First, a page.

The Premise: Darwin’s Theory of Evolution is the widely held notion that all life is related and has descended from a common ancestor: the birds and the bananas, the fishes and the flowers -- all related. Darwin's general theory presumes the development of life from non-life and stresses a purely naturalistic (undirected) "descent with modification". That is, complex creatures evolve from more simplistic ancestors naturally over time. In a nutshell, as random genetic mutations occur within an organism's genetic code, the beneficial mutations are preserved because they aid survival -- a process known as "natural selection." These beneficial mutations are passed on to the next generation. Over time, beneficial mutations accumulate and the result is an entirely different organism (not just a variation of the original, but an entirely different creature).
Natural Selection: While Darwin's Theory of Evolution is a relatively young archetype, the evolutionary worldview itself is as old as antiquity. Ancient Greek philosophers such as Anaximander postulated the development of life from non-life and the evolutionary descent of man from animal. Charles Darwin simply brought something new to the old philosophy -- a plausible mechanism called "natural selection." Natural selection acts to preserve and accumulate minor advantageous genetic mutations. Suppose a member of a species developed a functional advantage (it grew wings and learned to fly). Its offspring would inherit that advantage and pass it on to their offspring. The inferior (disadvantaged) members of the same species would gradually die out, leaving only the superior (advantaged) members of the species. Natural selection is the preservation of a functional advantage that enables a species to compete better in the wild. Natural selection is the naturalistic equivalent to domestic breeding. Over the centuries, human breeders have produced dramatic changes in domestic animal populations by selecting individuals to breed. Breeders eliminate undesirable traits gradually over time. Similarly, natural selection eliminates inferior species gradually over time.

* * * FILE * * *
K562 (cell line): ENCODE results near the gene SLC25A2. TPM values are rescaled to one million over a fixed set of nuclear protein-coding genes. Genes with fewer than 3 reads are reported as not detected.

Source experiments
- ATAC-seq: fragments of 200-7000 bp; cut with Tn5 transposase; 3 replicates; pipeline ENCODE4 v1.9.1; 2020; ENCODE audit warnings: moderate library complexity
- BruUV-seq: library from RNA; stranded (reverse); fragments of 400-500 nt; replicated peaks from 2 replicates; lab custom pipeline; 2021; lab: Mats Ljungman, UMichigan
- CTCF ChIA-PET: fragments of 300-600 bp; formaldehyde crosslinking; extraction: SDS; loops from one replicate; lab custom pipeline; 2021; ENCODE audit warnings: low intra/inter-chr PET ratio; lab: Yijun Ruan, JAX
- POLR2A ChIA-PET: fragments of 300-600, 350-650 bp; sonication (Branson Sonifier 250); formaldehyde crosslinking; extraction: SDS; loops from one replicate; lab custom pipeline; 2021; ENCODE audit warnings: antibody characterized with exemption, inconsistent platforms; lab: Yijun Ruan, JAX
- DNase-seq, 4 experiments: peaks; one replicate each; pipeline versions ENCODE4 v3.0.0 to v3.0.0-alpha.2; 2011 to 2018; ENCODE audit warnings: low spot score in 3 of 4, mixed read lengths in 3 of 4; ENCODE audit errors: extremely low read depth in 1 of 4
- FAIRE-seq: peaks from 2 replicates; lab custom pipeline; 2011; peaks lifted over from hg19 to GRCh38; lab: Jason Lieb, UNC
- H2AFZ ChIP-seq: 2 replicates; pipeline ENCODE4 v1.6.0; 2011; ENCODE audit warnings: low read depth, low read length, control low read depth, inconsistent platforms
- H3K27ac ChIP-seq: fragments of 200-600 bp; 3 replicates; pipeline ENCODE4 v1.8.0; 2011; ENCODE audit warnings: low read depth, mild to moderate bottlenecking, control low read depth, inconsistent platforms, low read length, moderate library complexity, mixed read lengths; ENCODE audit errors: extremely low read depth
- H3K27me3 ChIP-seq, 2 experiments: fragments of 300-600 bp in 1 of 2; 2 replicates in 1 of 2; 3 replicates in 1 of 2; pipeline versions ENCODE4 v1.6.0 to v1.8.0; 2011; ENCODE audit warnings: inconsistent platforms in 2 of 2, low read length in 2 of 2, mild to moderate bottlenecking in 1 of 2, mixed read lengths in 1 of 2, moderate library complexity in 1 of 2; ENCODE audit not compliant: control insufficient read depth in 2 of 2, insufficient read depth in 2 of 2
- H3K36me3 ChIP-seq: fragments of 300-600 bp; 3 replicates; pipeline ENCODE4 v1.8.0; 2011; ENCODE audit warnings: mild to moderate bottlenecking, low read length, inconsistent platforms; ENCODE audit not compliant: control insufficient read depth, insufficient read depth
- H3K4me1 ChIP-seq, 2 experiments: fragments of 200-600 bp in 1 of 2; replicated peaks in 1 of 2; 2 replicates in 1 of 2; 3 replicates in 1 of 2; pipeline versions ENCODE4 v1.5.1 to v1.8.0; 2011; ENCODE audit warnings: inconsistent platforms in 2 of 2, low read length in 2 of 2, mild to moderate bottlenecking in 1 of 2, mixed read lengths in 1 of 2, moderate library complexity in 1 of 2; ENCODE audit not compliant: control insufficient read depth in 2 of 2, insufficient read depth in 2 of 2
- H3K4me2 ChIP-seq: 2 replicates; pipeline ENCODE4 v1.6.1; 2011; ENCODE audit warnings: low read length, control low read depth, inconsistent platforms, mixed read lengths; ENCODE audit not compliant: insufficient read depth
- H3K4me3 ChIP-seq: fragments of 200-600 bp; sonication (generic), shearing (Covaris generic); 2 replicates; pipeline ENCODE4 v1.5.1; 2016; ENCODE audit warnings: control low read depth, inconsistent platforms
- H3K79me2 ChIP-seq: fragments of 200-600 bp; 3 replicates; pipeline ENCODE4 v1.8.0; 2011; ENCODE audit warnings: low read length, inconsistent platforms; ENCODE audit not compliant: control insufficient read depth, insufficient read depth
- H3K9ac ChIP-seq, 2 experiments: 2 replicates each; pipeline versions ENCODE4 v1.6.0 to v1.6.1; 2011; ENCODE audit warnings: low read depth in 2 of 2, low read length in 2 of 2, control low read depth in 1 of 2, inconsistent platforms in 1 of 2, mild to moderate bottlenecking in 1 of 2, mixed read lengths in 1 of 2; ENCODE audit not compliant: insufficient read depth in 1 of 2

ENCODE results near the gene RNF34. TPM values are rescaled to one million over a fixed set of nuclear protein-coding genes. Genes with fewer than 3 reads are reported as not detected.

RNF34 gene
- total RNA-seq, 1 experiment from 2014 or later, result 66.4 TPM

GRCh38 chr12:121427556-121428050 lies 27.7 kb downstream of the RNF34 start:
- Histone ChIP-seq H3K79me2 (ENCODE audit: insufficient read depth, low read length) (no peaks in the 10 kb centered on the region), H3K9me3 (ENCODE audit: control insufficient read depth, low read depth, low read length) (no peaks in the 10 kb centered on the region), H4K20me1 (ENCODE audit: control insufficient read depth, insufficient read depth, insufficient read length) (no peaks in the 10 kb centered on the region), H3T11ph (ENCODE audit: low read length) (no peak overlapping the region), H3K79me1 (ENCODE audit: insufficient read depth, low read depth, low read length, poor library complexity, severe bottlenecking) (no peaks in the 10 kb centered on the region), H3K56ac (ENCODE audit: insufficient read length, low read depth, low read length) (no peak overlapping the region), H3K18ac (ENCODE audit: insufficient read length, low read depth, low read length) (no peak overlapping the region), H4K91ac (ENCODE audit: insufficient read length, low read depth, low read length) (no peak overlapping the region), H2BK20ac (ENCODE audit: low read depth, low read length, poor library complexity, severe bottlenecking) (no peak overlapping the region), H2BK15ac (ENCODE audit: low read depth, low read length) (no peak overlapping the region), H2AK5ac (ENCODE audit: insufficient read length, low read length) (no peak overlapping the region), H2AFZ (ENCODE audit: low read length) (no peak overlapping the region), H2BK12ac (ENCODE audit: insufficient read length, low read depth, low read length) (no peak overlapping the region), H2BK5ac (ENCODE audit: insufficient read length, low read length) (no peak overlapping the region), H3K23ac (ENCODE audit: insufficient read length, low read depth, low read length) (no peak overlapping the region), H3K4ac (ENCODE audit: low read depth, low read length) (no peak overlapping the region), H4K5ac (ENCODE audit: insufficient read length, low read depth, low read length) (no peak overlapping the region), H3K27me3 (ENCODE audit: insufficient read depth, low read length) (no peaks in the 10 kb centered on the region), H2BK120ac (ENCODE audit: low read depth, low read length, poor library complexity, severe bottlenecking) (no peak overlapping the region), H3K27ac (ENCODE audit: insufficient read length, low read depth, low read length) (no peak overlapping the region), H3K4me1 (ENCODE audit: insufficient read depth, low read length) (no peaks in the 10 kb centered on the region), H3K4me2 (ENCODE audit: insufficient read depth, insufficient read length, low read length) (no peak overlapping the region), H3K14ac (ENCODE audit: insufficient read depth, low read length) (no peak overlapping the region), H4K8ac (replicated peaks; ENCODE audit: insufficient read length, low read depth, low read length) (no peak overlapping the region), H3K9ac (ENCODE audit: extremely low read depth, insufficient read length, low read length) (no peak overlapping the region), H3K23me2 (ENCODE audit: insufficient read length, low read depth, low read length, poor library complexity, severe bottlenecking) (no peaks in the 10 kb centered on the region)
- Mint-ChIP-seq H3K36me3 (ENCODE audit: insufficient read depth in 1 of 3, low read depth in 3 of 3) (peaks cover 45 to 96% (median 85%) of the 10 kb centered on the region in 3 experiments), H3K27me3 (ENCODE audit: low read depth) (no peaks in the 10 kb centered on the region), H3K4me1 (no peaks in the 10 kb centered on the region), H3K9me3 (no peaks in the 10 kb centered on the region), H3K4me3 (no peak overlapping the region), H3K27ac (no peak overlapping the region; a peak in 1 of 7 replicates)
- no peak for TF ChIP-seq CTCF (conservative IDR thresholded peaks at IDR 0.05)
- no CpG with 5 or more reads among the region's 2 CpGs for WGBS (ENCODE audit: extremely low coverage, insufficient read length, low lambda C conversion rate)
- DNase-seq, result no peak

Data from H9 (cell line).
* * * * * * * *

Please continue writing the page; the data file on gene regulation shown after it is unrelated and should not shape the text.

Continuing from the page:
Darwin's Theory of Evolution Slowly But Surely: Darwin’s Theory of Evolution is a slow gradual process. Darwin wrote, "Natural selection acts only by taking advantage of slight successive variations; she can never take a great and sudden leap, but must advance by short and sure, though slow steps. "Thus, Darwin conceded that, "If it could be demonstrated that any complex organ existed, which could not possibly have been formed by numerous, successive, slight modifications, my theory would absolutely break down." Such a complex organ would be known as an "irreducibly complex system". An irreducibly complex system is one composed of multiple parts, all of which are necessary for the system to function. If even one part is missing, the entire system will fail to function. Every individual part is integral. Thus, such a system could not have evolved slowly, piece by piece. The common mousetrap is an everyday non-biological example of irreducible complexity. It is composed of five basic parts: a catch (to hold the bait), a powerful spring, a thin rod called "the hammer," a holding bar to secure the hammer in place, and a platform to mount the trap. If any one of these parts is missing, the mechanism will not work. Each individual part is integral. The mousetrap is irreducibly complex.